The lack of interest in the identity of the killer is a narrative choice that limits the view of the killer to his shoes, creating this balancing point between narrative desires of a mystery and trying to replicate the functions of a police investigation. He’s simply not a character, and when he’s finally revealed there’s no great sense of discovery. There’s a literal unmasking that ends up falling kind of flat. We had seen the character before, but it was almost nothing but a background character up to that point. It’s kind of odd. That is what happens when the conscious choice was made to focus so fully on Wes. Compare that to Dirty Harry where Scorpio was front and center from the beginning. The killer in Tightrope simply can’t hold up as an interesting opponent. That leaves Wes, and it works on its own. I just feel like there’s something missing from this dynamic.

There is a thriller finale that works quite well centered around Wes’s house, his two daughters, and Beryl with whom Wes has developed a relationship. It’s solid stuff, and it helps round out the film to a more generic thriller conclusion.

Essentially, I think the film overall works as a thriller with some interesting psychological depth, but it’s also kind of caught between its different takes. The psychological elements end up feeling cut off, and the basic thriller elements don’t feel well served enough to stand on their own. The overall package ends up working as a meld between the two, though, and I was surprisingly engaged, mostly by Eastwood’s descent into near-madness, losing a certain grip on reality helped in no small part by the heavy red look of the film.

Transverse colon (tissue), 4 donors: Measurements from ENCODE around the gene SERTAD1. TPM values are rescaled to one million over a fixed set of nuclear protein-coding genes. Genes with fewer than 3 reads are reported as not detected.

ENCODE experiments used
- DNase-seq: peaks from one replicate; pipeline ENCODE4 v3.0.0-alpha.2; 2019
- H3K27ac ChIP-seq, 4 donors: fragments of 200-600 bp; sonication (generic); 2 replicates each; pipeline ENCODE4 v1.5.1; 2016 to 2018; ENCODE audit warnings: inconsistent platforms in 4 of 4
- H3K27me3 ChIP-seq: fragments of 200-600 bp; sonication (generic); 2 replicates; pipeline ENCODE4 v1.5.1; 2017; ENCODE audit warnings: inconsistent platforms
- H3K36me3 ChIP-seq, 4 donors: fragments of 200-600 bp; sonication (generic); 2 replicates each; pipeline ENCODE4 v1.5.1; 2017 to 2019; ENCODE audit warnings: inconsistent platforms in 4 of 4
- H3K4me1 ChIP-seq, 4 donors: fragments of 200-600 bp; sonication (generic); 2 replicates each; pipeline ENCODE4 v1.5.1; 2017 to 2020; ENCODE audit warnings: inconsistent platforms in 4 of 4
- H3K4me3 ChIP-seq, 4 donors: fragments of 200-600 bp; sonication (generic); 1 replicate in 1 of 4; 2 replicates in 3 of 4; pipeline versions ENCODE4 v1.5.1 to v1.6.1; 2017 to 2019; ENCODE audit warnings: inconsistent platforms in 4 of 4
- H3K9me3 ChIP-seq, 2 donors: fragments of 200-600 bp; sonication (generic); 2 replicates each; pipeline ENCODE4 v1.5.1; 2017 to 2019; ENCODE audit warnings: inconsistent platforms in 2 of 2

In terms of authorship, I’ll go with the official credit, but at the same time, it does have the visual look of an Eastwood film where he tried to do something different, especially around color. Still, even if it was merely a contractual thing (and probably an application of the DGA rule created in the aftermath of The Outlaw Josey Wales), I’ll leave this with Tuggle.

It’s pretty good. It could have been great if it had more fully committed to one of its two main approaches to the story, but as it stands, it’s a pretty solid combination of the two.

Rating: 3/4

3 thoughts on “Tightrope”

  1. I need to rewatch this one.
    What I recall was a drama rather than a thriller or mystery. (and certainly not an action movie).
    Might be interesting as a psychological study but doesn’t sound like a story that works. Your protagonist needs a strong antagonist to shine.

    It’ll be interesting comparing this to some later films, like Absolute Power.

    God…Pale Rider is next, isn’t it? I have a lot of thoughts on that one. I wonder if I’ve reviewed it…better check my webzone.


    1. Yeah, I think it’s supposed to be a thriller, and I think it sort of works in that regard. It would work better with a real antagonist, but the focus is more inward, allowing Clint to play essentially against himself to a certain degree.

      I’d sooner rewatch Absolute Power than Tightrope, though, if I had to pick one over the other in those terms.


Leave a Reply

Fill in your details below or click an icon to log in:

WordPress.com Logo

You are commenting using your WordPress.com account. Log Out /  Change )

Twitter picture

You are commenting using your Twitter account. Log Out /  Change )

Facebook photo

You are commenting using your Facebook account. Log Out /  Change )

Connecting to %s